In the larger picture, Sister Jean represents what the Ramblers are about, and what makes them difficult to eliminate. There’s simplicity in her words and in their style, a sound team that spaces shooters around a big man (6-9 freshman Cameron Krutwig), and virtually anyone is capable of hitting the shot. Senior Donte Ingram beat Miami in the Tournament opener with a buzzer-beater and junior Clayton Custer beat Tennessee in the second round with three seconds left.
Listen to Loyola-Chicago coach Porter Moser, and you’d swear you were hearing Beilein.
“These guys have been investing for a long time on how hard they worked, how hard they believed, and we've kind of had this mantra about the process,” Moser said. “These guys have done an amazing job on laser-like focus on what's right in front of them instead of skipping steps. Why not us?”
Beilein has been known to use the Why-Not-Us? angle, but at least with a three seed that rolled through the Big Ten tournament, it made sense. Since the Wolverines turned it around following a 61-52 loss at Northwestern Feb. 6, it’s not a shock they made it the Final Four. They’ve won 13 straight and have a program-record 32 victories. The shock is in the path, paved clear of imposing seeds, although still pocked with potholes.
Outside of their offensive eruption in the 99-72 blasting of Texas A&M, it’s been tedious at times. That’s why Beilein planned for days like these. He hired Yaklich as a defensive specialist, and along with assistants Saddi Washington and DeAndre Haynes, helped hammer the importance. This is easily the best defensive team of Beilein’s 11 seasons here, and if it wasn’t, the Wolverines would be long gone from the Tournament.
“I’ve never seen a team work so hard and be so connected on both ends of the floor, even when things do not go right on the offensive end,” Beilein said after the escape against Florida State. “They were exceptional on defense. We had that string of plays where Moe (Wagner) was wide open, Charles (Matthews) is wide open, Duncan (Robinson) was wide open, and they didn't go down and sulk at the other end. They ended up just playing better defense so we could win the game.”
It was tense to the end, as Florida State cut a 10-point deficit to three in the final seconds. The Wolverines’ suspect free-throw shooting nearly cost them, but it didn’t, thanks to a 17-point game by Matthews.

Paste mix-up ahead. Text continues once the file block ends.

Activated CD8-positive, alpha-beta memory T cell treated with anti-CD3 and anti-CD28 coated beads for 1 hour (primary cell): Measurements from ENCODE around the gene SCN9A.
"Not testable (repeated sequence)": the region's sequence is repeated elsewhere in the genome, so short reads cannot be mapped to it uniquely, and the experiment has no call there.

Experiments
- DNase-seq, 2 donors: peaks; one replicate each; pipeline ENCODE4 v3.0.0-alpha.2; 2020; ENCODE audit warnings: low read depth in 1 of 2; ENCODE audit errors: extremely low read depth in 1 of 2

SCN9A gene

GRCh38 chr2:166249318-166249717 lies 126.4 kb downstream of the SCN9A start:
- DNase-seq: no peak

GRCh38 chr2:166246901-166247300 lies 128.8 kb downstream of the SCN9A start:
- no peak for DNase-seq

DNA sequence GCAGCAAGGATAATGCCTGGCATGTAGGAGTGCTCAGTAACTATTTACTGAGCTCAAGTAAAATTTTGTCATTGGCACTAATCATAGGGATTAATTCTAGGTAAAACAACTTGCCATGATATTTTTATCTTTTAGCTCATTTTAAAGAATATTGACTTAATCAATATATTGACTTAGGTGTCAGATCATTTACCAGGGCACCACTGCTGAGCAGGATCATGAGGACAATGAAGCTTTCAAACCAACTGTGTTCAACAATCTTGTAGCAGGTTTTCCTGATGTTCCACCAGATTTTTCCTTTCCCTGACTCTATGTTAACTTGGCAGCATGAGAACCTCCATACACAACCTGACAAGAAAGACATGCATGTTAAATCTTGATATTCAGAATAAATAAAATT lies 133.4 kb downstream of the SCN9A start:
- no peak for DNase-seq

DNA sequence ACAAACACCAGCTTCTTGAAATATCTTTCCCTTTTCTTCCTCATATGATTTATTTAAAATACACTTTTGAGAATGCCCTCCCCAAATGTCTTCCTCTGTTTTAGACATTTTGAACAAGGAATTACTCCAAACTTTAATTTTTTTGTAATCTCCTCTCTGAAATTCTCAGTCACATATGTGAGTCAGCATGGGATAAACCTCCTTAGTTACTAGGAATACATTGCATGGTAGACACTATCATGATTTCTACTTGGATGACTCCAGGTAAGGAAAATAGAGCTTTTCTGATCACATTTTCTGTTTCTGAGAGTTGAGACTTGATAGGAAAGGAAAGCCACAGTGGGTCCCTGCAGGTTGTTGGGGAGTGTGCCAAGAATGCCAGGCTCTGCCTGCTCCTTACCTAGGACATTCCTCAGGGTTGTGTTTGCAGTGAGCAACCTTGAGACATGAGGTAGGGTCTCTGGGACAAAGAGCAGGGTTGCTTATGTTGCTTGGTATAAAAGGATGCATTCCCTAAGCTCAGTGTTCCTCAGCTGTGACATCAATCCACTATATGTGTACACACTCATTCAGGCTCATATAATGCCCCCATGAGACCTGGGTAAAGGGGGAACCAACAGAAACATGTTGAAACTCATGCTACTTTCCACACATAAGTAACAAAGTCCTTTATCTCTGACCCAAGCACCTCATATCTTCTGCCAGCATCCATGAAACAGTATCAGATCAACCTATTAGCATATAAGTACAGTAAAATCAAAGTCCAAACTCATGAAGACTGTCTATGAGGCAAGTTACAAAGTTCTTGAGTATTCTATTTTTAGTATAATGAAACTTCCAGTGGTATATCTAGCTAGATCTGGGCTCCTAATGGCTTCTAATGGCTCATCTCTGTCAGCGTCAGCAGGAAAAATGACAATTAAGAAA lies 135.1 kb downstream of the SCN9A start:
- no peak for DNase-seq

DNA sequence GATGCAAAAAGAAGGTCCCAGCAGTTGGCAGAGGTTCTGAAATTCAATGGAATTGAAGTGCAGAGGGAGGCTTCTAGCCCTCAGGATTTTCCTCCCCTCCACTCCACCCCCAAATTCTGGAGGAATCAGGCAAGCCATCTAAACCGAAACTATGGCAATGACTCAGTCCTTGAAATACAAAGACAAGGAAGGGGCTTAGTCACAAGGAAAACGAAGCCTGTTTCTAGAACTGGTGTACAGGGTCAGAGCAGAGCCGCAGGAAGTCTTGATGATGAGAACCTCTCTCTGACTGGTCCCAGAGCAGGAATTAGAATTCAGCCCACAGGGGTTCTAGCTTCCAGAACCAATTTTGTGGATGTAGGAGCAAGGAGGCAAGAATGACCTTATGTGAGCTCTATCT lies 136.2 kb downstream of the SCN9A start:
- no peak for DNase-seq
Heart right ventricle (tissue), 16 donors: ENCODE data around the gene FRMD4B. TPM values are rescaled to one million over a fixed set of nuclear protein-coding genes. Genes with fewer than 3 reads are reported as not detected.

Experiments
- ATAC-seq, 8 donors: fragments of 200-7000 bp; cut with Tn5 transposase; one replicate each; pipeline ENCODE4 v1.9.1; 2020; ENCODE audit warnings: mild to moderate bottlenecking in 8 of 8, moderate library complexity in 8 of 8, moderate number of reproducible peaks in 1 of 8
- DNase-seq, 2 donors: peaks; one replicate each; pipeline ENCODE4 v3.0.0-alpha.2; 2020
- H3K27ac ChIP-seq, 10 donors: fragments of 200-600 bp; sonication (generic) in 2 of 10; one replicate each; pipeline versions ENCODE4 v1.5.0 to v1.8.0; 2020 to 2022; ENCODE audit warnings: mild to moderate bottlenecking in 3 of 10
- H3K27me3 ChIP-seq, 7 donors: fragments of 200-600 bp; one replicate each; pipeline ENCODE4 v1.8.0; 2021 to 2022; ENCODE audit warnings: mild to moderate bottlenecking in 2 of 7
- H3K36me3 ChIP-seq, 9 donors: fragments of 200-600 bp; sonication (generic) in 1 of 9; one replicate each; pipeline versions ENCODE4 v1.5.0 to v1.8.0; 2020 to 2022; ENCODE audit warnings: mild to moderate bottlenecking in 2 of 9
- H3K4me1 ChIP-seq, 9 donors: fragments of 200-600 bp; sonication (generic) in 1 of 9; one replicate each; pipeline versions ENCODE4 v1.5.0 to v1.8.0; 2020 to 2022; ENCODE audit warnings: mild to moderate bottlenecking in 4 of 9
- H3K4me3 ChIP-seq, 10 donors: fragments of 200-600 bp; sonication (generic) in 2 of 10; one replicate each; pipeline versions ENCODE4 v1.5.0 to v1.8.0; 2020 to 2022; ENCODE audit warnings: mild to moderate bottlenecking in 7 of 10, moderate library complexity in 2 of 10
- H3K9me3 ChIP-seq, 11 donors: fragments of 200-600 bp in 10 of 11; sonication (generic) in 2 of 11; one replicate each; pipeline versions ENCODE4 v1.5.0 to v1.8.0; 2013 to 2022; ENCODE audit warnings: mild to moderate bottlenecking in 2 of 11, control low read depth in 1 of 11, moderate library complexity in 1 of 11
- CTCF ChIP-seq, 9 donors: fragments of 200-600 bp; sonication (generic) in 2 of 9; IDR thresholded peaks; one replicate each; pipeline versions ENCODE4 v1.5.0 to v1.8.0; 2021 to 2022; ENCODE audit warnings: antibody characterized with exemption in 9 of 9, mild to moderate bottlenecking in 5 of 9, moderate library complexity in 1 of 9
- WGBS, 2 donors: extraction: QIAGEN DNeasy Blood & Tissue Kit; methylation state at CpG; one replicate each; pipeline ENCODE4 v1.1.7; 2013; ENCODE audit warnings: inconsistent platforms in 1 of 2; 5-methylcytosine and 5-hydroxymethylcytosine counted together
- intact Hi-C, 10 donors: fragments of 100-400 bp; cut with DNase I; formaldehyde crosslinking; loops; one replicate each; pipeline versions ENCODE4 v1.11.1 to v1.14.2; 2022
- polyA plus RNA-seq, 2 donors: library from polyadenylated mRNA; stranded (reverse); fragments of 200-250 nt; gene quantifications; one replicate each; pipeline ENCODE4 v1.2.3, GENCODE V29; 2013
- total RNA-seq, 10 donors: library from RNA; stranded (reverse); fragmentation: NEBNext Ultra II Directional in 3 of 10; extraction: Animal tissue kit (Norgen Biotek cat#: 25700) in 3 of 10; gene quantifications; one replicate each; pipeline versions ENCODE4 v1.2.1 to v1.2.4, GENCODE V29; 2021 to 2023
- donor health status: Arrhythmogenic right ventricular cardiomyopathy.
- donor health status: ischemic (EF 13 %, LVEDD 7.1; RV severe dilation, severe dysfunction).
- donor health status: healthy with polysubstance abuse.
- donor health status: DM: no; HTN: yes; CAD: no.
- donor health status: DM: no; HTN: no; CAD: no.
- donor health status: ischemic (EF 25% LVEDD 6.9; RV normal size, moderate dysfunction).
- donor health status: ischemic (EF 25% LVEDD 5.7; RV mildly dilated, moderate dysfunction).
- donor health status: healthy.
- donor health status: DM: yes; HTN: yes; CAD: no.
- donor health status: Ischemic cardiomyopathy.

Matthews is another of the pieces that found a way to fit, a one-time celebrated recruit who began at Kentucky, transferred to Michigan and spent a year on the scout team, absorbing and growing. He struggled with his shot late in the season but was invaluable against the Seminoles, and along with Zavier Simpson and Muhammad-Ali Abdur-Rahkman, gives Michigan a fearsome defensive presence.
Before the season, Matthews had no idea what his would role would be. Same with Simpson, the sophomore point guard who didn’t even start at first. Same with Robinson, who became a sixth man to make way for freshman Isaiah Livers in the lineup. Back then, Michigan was a Big Ten afterthought, considered a fringe Tournament possibility.
“Nah, I’m not gonna lie, I never expected us to make it this far,” said Matthews, averaging a team-high 16.5 points in the Tournament. “But we believe now, and that’s where it all starts, with the belief system. We don't get caught up in the win streak. Like most of the guys, we didn't even know we were on a 13-game win streak. We just stay connected through it all. When you have guys like that who are truly your brothers, anything's possible.”
There’s that mantra again, echoing from the little school in Chicago to the big school in Ann Arbor. It’s the sound of the moment, the theme of this Final Four matchup, ringing louder and truer than ever.